Contact Information

| 9 Comments

For information regarding the Lunar Orbiter Image Recovery Project (LOIRP) contact:

Keith Cowing
kcowing@spaceref.com
703-787-6567

9 Comments

The guys that took most of those lunar pictures are still around, and several of us, sometimes all 4 of the crew, have lunch together once a month. We are all retired now from Boeing. I was the lead on the camera control crew down at JPL for the first three missions. We fooled NASA into letting us take the Earth Set over the Lunar Horizon shot. When they saw it NASA went non linear...made a fold out cover on LIFE. NASA was rigid at first, no fooling around playing space papparazi, just do the vertical mapping stuff. However the film processing system required an occasional frame advance to keep from gumming up. We convinced NASA to let us take a few oblique photos then, not just waste some film. I think the first "condoned" oblique was that classic of the Copernicus Crater, followed by the Fauth oblique. After those shots hit the press, NASA was all gung ho on oblique photos. Did you guys find that stuff from the back side of the Moon. I think we photographed over 80% of the "never seen before" side. Our L.O. camera bunch certainly have lots of humorous stories about those missions...Interested? Cheers, Lee Helser (aka "Big Shutter" on the JPL mission control internet)

Thank you so much for your visionary and passionate project for protecting this amazing resource!! The world has no idea how historically valuable it is that your team came together to retrieve the data from these tapes. And thank you to Nancy for not cleaning out her garage!!

Way to go! We are forgetting technologies that have brougth us to the currently state.

Please keep working saving history for mankind.

Saludos desde México!

My father was a lead engineer for RCA aerospace (the camera end of the Ranger Series that preceded the Lunar Orbiter. Are photos from that series also going to be restored ?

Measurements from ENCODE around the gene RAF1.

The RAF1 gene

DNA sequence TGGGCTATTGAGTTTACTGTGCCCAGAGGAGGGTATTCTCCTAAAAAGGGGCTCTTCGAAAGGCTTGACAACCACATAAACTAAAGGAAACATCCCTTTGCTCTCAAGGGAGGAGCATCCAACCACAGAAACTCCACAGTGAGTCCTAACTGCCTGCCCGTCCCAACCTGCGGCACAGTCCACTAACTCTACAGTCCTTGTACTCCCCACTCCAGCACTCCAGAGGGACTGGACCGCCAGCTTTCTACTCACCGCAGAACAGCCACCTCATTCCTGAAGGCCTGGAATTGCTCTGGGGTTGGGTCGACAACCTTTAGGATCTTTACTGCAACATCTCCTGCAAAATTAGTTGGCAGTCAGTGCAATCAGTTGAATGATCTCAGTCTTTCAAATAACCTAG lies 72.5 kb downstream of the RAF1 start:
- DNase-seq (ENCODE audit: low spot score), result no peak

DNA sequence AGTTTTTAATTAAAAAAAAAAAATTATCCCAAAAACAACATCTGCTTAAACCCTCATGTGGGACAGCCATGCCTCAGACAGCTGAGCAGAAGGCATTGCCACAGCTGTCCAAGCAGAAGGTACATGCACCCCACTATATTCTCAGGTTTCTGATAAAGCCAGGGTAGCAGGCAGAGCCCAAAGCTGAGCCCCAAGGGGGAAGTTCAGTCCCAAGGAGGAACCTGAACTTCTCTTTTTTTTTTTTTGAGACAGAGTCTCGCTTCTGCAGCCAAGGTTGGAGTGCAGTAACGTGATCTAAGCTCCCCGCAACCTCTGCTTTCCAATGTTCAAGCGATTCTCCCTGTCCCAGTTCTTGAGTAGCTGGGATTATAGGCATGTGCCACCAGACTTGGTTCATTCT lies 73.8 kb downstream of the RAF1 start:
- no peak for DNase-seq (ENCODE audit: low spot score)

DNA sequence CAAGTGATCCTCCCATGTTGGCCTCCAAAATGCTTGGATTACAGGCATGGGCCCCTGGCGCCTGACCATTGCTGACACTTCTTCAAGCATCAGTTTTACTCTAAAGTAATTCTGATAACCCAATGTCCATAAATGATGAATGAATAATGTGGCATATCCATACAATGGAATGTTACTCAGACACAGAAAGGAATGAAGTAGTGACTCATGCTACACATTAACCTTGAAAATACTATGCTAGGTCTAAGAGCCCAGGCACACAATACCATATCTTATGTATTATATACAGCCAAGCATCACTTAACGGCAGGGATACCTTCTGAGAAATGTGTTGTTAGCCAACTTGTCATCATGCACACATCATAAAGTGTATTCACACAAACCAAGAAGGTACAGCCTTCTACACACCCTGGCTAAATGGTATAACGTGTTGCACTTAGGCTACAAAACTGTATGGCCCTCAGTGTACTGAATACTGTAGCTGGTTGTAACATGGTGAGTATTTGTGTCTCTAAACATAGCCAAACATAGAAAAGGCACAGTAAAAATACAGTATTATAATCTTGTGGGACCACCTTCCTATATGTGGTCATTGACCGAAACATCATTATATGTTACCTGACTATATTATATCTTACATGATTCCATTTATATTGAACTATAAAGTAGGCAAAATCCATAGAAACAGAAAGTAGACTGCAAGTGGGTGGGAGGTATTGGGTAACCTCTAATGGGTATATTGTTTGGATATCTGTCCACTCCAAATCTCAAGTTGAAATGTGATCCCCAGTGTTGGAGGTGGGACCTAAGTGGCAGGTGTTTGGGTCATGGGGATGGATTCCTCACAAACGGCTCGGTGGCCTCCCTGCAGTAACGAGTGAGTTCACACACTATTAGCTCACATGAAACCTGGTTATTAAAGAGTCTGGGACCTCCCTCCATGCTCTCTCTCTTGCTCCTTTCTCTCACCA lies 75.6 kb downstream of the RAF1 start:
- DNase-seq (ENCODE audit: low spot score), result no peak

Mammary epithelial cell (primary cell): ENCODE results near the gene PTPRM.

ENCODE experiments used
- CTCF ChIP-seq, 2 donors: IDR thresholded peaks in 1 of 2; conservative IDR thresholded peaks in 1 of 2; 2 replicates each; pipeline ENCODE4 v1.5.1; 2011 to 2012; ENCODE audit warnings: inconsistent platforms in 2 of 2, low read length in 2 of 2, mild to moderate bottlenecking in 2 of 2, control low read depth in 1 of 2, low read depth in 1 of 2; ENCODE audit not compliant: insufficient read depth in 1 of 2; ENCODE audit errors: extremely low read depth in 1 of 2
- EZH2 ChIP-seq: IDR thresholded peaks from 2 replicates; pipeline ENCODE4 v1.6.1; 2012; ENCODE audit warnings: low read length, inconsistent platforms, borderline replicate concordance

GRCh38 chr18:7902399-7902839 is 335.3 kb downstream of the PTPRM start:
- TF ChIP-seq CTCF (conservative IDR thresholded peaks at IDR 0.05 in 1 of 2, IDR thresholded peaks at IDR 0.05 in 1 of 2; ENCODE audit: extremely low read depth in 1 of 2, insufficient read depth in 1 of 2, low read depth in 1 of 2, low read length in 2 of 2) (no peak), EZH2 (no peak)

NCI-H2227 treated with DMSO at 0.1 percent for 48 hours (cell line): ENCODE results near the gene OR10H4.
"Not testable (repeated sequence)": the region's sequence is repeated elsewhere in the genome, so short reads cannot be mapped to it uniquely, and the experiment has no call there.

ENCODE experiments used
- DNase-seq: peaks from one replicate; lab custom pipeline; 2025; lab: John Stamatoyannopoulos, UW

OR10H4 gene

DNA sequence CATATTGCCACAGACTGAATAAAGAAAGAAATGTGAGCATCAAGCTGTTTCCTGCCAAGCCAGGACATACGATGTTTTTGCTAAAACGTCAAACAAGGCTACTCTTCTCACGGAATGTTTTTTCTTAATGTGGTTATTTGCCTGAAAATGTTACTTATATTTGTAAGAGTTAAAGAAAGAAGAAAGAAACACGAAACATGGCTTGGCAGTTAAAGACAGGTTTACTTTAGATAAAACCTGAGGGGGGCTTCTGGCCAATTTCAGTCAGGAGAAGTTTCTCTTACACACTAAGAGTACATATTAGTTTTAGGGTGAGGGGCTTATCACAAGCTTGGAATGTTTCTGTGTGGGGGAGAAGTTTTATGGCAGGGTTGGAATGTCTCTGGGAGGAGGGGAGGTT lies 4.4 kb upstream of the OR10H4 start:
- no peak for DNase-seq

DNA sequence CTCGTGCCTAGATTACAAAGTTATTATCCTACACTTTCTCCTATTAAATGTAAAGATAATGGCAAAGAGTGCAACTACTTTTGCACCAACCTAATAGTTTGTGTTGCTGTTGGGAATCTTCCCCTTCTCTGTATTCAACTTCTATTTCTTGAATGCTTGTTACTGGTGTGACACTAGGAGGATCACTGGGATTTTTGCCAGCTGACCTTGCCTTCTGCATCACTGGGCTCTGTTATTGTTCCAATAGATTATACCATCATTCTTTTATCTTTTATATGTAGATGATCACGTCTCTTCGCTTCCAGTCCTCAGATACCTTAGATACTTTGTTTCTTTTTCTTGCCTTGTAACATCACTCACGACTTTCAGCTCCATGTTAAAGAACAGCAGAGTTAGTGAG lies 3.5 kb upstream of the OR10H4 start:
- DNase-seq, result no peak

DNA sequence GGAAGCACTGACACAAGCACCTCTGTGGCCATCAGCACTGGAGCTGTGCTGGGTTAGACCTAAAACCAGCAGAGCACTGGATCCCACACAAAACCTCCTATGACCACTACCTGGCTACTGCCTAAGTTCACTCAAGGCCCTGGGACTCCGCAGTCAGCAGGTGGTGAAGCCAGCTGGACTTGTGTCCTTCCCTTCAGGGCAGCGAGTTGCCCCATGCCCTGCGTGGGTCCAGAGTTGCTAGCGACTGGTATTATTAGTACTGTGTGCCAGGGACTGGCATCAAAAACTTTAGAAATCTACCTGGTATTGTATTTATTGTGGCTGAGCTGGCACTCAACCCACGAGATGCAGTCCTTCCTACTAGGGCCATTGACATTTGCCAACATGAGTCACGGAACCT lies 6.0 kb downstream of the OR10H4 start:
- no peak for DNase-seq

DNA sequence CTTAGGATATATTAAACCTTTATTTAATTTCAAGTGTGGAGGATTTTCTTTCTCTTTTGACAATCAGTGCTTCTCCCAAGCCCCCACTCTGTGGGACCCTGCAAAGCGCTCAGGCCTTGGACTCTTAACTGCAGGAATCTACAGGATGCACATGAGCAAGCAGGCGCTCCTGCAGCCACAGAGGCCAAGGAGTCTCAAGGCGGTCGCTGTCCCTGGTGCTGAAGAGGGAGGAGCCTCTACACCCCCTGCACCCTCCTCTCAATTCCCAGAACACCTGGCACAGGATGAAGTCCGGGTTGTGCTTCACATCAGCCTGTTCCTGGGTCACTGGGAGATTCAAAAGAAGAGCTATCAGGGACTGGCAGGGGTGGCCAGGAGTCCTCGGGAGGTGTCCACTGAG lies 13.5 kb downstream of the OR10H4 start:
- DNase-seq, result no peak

I was working at Boeing in the Color lab after 3 years at Art Center College of Design in LA. The lab manager came over to me and said "your a good black and white printer, right?" I said: Yup! - He said: "Good, I have a special project I want to put you on." He put me, with 2 other guys - on printing up 5 books of the Lunar Orbiter Photos which went as follows I believe. 1. to the president of Boeing, 1 to Congress. 1 to the President, 1. Kodak.. and another one some where. These had to be perfect - the prints were 16 x20 or larger. Some were smaller.. If the prints were in any way not perfect - they were rejected - but we ended up with them. I still some of them.

The most interesting ones were the obliques, of course! Thanks you guys for taking them! And best of all were the ones of the earth rises! These were the first images of earth seen from space. I was fortunate to see them probably before almost any human. They inspired me and probably were largely responsible for my inspiring my best selling book: "The Home Planet"!

Later on I met Nancy Evans and Mark and tried to help them get some money from the Clementine project for this project - but was not successful. I am so glad to see that its has come to fruition. I am not surprised.. Nancy if nothing else is tenacious. (but be assured there is a whole lot of "else"!!)

Get Nancy to talk about how she found the last machines that could read the tapes when they were on a navy loading dock 3 hours away from being loaded onto a boat to be dumped in the great lakes. What it took to find the proper reading heads and what it took Mark to decipher the header code the tape header before they could be read and so on! Get her to tell you how Malin calmed he owned the project! :-)